The rare Euro manual screen is another detail that draws the eye with its subdued style grounded in function. The UV filtering screen, though sleekly designed, also serves to reduce sun damage to the ash wood floor of the trunk.
The trunk flooring is an ash wood laminate, which could just as easily double as the flooring for the foyer of an art gallery. The contrast of the flooring with the trunk adds another accent to highlight the stylishness of this wagon.
The engine code is AUG. The engine bay has been upgraded with a Neuspeed K04 turbo & downpipe, Neuspeed software, and a Neuspeed stainless exhaust with a Magnaflow muffler. The B5.5 airbox has an ITG panel filter and the wagon has also been upgraded with 225hp Audi TT fuel injectors. A Forge recirculation valve and Euro-spec engine covers was added as well. The engine has a 1.8 cc displacement, and the Audi A8 front brake upgrade beefs up the stopping power to support the other upgrades. The entire wagon is a study in balance.
The Neuspeed K04 turbo might look a bit weathered, but it provides workmanlike power on demand.
Jason mounted up 18x9.5 et 20 Klutch SLC 1 wheels with 215/35/18 Delinte tires for daily use. Still he assures us that a set of period-correct Carlsson wheels are being re-barreled for the car to take things several notches higher. The BC Racing extreme low coilovers with custom spring rates are working diligently to facilitate this look.
When asked how this build deviated from his original plan for the vehicle, he said, “I think I stayed on plan. It’s maintained a “period correct” look but with the current fitment/stance trend.” Looking ahead, they would like to upgrade to air suspension. He thinks, “it’s time.” Whatever lies ahead for the Geek Wagen, you can see that Jason is pleased with where they have brought it. The purity of his intent matches the build itself. “I enjoy the social media aspect of it; being tagged on photos of the wagon at events or seeing a photo of it posted online is awesome.”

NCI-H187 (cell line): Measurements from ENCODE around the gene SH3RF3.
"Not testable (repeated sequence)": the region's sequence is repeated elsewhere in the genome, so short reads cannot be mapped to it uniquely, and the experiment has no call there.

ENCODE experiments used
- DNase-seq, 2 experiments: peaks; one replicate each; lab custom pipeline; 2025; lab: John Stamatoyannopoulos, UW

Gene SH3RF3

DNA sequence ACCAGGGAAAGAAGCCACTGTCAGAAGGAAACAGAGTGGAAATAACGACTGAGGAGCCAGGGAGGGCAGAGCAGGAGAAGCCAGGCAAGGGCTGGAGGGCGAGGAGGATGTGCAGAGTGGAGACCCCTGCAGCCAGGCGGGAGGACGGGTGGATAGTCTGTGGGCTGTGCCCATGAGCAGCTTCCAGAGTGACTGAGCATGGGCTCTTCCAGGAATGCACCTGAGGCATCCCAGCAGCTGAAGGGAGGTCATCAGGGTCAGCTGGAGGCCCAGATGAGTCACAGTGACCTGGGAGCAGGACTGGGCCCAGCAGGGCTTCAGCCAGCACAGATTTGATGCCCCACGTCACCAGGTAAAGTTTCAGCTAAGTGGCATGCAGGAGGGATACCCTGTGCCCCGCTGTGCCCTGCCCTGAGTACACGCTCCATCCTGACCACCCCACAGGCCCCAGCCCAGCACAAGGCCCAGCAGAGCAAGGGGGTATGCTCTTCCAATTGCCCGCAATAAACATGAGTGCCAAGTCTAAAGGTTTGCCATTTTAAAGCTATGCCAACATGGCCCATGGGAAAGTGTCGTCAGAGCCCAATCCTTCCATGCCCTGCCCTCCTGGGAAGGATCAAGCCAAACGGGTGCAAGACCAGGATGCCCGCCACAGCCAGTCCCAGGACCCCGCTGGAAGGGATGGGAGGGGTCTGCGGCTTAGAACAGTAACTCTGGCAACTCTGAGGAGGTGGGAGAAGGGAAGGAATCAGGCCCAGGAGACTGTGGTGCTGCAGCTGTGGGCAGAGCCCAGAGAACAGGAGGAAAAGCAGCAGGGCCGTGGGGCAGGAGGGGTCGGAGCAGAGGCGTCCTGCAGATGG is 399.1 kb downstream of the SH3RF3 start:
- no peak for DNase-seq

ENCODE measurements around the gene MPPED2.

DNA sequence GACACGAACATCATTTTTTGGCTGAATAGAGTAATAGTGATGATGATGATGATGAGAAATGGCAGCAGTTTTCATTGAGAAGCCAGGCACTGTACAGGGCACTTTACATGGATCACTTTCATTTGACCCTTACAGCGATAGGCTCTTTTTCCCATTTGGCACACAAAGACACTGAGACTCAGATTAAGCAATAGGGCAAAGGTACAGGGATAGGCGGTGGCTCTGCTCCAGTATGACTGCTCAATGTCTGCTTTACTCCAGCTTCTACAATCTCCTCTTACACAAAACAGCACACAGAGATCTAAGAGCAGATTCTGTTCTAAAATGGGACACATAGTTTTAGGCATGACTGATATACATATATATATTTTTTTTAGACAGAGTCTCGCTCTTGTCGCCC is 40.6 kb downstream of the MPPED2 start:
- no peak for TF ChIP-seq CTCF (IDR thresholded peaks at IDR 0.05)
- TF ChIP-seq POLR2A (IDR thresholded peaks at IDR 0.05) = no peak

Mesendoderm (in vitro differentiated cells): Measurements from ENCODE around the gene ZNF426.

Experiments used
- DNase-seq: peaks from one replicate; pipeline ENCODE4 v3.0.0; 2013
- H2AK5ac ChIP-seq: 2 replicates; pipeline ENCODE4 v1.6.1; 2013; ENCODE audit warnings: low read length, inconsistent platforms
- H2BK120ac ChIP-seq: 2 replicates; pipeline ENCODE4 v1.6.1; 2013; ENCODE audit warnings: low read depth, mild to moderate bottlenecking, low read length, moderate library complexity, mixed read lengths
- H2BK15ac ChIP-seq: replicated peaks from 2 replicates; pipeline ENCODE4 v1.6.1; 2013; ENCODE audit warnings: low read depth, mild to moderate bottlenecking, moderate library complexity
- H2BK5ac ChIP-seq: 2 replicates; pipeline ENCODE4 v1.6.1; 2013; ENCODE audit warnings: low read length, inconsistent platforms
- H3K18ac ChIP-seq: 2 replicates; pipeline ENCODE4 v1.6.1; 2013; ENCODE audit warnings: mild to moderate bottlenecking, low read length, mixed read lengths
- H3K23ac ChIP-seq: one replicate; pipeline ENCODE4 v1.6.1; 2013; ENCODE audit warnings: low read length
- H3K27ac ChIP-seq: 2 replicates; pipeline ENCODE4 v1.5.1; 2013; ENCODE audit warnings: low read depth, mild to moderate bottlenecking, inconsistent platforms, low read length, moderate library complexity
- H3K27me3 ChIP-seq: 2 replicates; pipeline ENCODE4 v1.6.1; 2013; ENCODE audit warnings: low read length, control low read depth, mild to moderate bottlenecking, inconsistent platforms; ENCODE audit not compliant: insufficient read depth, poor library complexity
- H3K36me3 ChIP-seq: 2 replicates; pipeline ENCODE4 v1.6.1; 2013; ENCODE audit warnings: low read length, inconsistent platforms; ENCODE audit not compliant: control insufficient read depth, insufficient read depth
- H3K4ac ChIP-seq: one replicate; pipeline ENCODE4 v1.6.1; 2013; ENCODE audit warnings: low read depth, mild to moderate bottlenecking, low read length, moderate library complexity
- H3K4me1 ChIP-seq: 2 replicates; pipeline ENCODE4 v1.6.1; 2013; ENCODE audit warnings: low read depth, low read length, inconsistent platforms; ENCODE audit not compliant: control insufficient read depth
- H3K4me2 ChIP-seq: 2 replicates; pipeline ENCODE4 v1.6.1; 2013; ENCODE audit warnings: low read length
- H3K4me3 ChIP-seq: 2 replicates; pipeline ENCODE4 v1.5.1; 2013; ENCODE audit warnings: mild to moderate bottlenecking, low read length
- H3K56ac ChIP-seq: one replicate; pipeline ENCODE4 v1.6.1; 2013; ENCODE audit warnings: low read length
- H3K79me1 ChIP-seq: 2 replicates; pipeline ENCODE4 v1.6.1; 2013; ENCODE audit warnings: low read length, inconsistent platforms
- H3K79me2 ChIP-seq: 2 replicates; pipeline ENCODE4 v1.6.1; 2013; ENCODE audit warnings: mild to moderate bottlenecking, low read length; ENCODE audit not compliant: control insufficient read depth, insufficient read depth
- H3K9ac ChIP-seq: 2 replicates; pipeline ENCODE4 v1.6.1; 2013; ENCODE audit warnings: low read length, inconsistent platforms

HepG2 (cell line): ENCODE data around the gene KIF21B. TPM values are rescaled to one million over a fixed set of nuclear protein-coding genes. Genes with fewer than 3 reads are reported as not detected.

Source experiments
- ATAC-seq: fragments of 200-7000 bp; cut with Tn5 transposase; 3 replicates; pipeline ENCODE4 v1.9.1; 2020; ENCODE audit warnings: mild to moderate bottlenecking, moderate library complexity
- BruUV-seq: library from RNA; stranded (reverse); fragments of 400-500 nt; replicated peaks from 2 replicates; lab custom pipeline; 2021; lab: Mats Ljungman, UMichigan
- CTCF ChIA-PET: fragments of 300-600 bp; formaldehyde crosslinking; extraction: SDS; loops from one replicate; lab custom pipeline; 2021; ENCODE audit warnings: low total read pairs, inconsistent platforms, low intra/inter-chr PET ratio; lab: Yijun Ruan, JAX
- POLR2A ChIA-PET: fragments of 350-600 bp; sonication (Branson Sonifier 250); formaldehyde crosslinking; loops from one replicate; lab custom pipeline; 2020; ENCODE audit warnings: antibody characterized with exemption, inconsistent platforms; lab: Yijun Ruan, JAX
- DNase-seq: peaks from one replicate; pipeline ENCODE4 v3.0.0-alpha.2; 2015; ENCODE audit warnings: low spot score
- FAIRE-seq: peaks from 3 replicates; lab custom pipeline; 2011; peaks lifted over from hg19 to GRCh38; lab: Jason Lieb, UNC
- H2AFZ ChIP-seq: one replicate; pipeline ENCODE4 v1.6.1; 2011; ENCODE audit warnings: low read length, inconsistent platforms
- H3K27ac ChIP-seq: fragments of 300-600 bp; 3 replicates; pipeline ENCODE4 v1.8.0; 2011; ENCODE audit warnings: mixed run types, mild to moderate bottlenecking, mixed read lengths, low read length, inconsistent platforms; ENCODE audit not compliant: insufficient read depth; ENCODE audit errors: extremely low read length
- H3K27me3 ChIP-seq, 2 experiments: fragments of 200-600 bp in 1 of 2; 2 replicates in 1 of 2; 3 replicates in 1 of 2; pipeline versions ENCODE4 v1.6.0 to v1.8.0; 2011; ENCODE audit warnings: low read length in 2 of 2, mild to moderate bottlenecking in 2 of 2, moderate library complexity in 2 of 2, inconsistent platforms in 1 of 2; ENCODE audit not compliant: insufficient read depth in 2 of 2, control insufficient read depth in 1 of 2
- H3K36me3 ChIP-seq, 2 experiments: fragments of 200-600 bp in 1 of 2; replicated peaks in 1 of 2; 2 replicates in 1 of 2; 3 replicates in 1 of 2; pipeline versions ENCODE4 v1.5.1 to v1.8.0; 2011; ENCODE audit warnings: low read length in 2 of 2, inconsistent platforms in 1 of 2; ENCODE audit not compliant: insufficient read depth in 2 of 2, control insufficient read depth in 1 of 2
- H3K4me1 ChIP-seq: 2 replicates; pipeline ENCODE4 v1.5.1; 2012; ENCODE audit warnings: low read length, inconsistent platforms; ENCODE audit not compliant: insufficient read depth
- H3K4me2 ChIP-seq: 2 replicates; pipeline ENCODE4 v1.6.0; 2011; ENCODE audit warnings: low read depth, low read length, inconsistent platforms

The words “delicately balanced” would not normally seem to be descriptive of a wagon, but the way this one sits, bathed in golden light, they certainly come to mind. Of course, this is also due to the mechanics of 034 Motorsports fully spherical adjustable front upper control arms, modified tie-rod ends and rear camber shims. Just as in a pointillist painting, the overall effect is the result of many precisely placed points.
Due to the ground-hugging stance, which prompted Jason’s co-contributor (“Big John” Posey) to dub the wagon “The Low Low,” the engine and transmission were raised ¾ inch for the needed clearance. Before the raising of the engine and transmission, which was required because the wagon has an automatic transmission, they both sat lower than the Thor skid plate that was added to protect the transmission pan. They replaced a few transmission pans before raising them and adding the skid plate for additional protection.
In the end, the proof of any concept is in its impact on those who can appreciate it. Knowing the scope of planning, esoteric parts, attention to detail, and focus on both form and function, that impact is undeniable. The quintessential geek is simply the person who cares enough to become intimately familiar with and conversant in, the minutiae of the subject matter. If ever there was a wagon created as a platform that elevates the geek to VW wizard, this is it.
Story by Avon Bellamy
Photos by Antonio Alvendia
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FCP Euro's Feature Editor Antonio Alvendia is an aficionado of cameras, rare wheels, 90s hip hop, and obscure aftermarket car accessories. He bought his first E39 Touring after seeing M5 Estates on photo trips to several racetracks and automotive museums in Europe. He is currently devising a plan to return to the Nurburgring to shoot the N24 race and drive the Nordschleife again. ••• Instagram : @MOTORMAVENS